The only thing that can save the world is the reclaiming of the awareness of the world. That’s what poetry does. — Allen Ginsberg

Mental health can improve overall well-being and prevent other illnesses. And since mental health problems have a serious economic impact on vulnerable communities, making them a priority can save lives and markedly improve people’s quality of life. — Vikram Patel

There is no person that love cannot heal; there is no soul that love cannot save. — Carlos Santana

I don’t believe our works save us, but I believe they follow us into heaven and bring glory to God. — Max Lucado

Bullying is killing our kids. Being different is killing our kids and the kids who are bullying are dying inside. We have to save our kids whether they are bullied or they are bullying. They are all in pain. — Cat Cora

It’s not new that architecture can profoundly affect a place, sometimes transform it. Architecture and any art can transform a person, even save someone. — Frank Gehry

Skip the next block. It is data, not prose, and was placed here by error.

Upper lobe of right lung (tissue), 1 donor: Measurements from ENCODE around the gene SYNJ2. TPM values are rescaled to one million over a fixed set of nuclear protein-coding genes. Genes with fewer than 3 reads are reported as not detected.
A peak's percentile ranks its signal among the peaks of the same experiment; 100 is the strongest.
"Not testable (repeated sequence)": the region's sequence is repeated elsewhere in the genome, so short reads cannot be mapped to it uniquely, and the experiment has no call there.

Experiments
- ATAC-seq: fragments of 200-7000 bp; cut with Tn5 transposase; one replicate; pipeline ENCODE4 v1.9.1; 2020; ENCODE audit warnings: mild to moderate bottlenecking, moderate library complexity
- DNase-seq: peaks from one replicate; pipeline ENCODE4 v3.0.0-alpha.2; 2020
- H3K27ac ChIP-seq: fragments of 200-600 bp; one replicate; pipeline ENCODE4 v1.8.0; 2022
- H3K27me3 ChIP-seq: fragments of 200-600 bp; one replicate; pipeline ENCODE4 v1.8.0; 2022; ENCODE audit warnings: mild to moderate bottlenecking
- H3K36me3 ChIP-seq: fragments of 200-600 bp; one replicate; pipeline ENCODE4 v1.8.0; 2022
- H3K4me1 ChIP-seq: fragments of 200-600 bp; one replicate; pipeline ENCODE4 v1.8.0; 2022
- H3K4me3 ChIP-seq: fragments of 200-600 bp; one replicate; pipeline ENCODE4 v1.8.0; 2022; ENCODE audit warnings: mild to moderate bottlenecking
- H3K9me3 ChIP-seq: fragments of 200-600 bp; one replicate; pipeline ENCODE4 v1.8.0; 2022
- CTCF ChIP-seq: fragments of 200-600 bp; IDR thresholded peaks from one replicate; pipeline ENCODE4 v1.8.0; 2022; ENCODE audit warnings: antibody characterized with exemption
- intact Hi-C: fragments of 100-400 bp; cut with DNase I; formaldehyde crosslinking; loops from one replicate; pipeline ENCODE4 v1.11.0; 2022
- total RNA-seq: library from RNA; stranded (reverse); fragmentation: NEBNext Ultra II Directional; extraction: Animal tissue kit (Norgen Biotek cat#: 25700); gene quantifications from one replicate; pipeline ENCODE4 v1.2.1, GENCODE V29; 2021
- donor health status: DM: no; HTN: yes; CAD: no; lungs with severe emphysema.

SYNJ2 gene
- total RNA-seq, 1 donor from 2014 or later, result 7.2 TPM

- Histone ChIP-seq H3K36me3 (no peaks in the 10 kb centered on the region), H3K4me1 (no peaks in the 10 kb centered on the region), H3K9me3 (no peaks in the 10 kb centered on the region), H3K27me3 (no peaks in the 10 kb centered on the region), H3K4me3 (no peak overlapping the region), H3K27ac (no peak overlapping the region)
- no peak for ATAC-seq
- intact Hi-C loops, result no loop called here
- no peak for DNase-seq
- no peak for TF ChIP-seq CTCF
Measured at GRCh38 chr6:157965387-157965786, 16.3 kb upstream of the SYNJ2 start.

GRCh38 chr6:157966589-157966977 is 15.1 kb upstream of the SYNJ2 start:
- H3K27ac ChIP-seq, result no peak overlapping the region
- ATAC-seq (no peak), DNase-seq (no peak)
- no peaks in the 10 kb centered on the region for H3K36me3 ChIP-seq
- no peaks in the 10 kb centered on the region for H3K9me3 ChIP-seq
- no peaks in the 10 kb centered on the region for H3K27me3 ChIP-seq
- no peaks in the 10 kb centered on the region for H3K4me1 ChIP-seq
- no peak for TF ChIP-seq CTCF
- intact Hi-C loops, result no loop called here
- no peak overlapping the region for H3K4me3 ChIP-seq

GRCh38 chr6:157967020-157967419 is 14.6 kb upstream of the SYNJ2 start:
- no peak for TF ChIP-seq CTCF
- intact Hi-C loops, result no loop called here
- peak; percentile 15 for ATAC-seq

But where do we even start on the daily walk of restoration and awakening? We start where we are. We find God in our human lives, and that includes the suffering. I get thirsty people glasses of water, even if that thirsty person is just me. My friend Tom goes through the neighborhood and picks up litter, knowing there will be just as much tomorrow. We visit those shut-ins whom a higher power seems to have entrusted to our care – various relatives, often aging and possibly annoying, or stricken friends from our church communities, people in jails or mental institutions who might be related to us, who benefit from hearing our own resurrection stories. My personal belief is that God looks through Her Rolodex when She has a certain kind of desperate person in Her care, and assigns that person to some screwed-up soul like you or me, and makes it hard for us to ignore that person’s suffering, so we show up even when it is extremely inconvenient or just awful to be there. ― Anne Lamott